Ways to Save Money

Carpooling Can Help You Save Big: For This Couple, $3,120 a Year

Updated July 21, 2015
by Richanda Turner
Contributor

Like a lot of Americans, when my husband and I moved to the suburbs of a bigger city, one of our top concerns was the commute.

Both of us work downtown in Madison, Wisconsin, and since the downtown is on an isthmus (surrounded by water on both sides), parking is extremely limited. When we lived downtown, my husband took the bus and I drove to work where parking was included in my job. As we prepared to move to the suburbs, my husband’s bus rides were no longer possible unless he wanted to leave half an hour early to head to the bus station for a 45-minute bus ride.

SInce the bus ride was impractical, we looked into a parking space downtown. His job didn’t offer one, so he would have to buy a pass for a city parking ramp. Looking at a Monday through Friday daily parking pass that suited our needs, we were astounded. It cost $180 per month — that would be $2,160 a year for parking alone!

In addition, there would be the cost of gas, around $80 a month for his 25-mile daily round trip. He would be forking over $3,120 each year just to drive to work. There had to be a better option.

Deciding to Carpool

Like most people who commute by car, I enjoy the time alone. It gives me time to prepare for the workday, to decompress at the end of the day, and to rock out when need be.

I was hesitant to give up my alone time, and also grumpy about leaving 10 minutes earlier and getting home 10 minutes later to accommodate my husband’s schedule. But $3,120 was too much money to throw away on driving separately, especially when he worked less than a five-minute drive from my own workplace.

We’ve been carpooling for about a year now, and it has saved us more than $3,000, as well as wear and tear on our second car. We enjoy knowing we could manage with only one car, if needed.

Carpooling comes with unexpected bonuses, too, such the chance to rehash the day with someone right after you leave the office. We enjoy chatting about work on the drive home and, for the most part, talking about other things once we arrive home.

In addition, it’s good to have another set of eyes when you’re driving home in rush hour. On several occasions, we’ve helped each other watch out for cars, pedestrians and cyclists. It’s also reassuring to have someone else in the car during bad weather.

Where to Find Carpool Members

Ready to save money by carpooling? Look for potential carpool members in three parts of your life. The first is your family. Does your spouse, partner or family member work relatively near your workplace? Do either of you get parking as an employee benefit?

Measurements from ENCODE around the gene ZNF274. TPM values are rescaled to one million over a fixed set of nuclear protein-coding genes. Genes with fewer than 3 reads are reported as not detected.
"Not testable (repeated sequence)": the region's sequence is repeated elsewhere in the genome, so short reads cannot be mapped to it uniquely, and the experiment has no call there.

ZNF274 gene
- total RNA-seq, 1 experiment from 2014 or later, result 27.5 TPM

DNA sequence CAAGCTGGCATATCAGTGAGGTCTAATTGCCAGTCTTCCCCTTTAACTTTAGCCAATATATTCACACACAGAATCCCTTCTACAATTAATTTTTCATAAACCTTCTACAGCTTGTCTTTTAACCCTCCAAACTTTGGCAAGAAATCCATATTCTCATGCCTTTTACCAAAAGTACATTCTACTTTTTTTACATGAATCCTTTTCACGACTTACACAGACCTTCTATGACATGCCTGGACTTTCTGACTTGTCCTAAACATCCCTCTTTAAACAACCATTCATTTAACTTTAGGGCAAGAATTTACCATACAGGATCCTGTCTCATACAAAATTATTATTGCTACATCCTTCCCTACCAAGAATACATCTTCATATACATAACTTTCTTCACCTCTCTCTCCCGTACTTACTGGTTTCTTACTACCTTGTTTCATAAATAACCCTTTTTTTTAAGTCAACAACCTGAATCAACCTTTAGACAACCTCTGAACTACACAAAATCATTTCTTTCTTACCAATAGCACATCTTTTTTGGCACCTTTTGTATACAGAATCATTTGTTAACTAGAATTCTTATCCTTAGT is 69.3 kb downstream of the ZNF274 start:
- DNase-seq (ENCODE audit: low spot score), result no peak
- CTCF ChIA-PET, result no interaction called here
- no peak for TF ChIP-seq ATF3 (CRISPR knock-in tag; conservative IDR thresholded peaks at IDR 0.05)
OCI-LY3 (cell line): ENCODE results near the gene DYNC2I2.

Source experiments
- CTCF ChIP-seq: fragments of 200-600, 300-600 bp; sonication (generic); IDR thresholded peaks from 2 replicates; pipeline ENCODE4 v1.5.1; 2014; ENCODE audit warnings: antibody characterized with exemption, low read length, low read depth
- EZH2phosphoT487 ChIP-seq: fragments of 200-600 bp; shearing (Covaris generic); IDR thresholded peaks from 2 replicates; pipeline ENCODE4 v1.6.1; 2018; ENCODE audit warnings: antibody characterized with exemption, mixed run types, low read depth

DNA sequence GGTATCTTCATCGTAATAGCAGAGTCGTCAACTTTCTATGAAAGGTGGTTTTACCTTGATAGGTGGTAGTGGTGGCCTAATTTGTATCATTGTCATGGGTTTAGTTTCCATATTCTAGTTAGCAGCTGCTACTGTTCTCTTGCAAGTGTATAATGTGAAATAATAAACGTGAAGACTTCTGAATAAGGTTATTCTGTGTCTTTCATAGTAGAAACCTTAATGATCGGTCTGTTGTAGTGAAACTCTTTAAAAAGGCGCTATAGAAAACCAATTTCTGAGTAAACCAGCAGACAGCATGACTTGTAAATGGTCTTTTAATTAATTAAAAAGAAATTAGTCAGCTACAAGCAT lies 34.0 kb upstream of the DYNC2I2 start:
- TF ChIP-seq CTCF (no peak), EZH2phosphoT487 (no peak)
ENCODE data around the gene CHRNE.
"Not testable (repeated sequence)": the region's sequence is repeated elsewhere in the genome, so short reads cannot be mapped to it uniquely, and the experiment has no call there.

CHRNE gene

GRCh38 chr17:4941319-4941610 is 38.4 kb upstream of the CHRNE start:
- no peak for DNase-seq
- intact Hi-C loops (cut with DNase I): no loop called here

Next, talk to your neighbors. Does anyone in your building or neighborhood share a similar schedule and commute? Look for community listservs, Meetups and Facebook groups where you can post your interest. Check whether any of your coworkers live in a similar area or drive past your neighborhood on their way to work.

Finally, consider the broader community. Would you be willing to share a ride with someone you meet on Craiglist or a ridesharing site? What about a friend of a friend?

If your city offers incentives for carpooling, it may also provide a messageboard or other way for interested parties to connect with one another. Check this list of cities that pay you to carpool for more information on potential programs.

Be Ready for the Downsides

Of course, carpooling has a few drawbacks. Some (OK, most) mornings I’m crabby, and we have a “no talking” rule in place during the drive to work. Some drives home are stressful between traffic and airing out daily work frustrations.

To make carpooling work, communicate constantly and be flexible. When my husband has to go in early or stay late, I have to adjust, just like he does when I have unusual obligations that keep me late or make me come in early.

Before committing to a carpool with a neighbor or someone you meet on a carpooling site, consider your safety. Don’t just invite any old stranger into your car or hop into theirs. Ask for character references, meet first in a public place, or consider finding carpool members from your trusted network.

Bottom line, carpooling is an easy way to keep some money in your pocket. You’ll slash your gas and parking costs, reduce your environmental impact and hopefully have a more enjoyable commute, all at the same time.

Your Turn: Have you tried carpooling? What tips do you have for someone just getting started?

Richanda Turner is a freelance writer living in Sun Prairie, Wisconsin with her husband, dog and cat.  She enjoys coffee, kickboxing at the gym, and counting down the days until her student loans are paid off, and she blogs at rishenda.wordpress.com.

by Richanda Turner
Contributor for The Penny Hoarder

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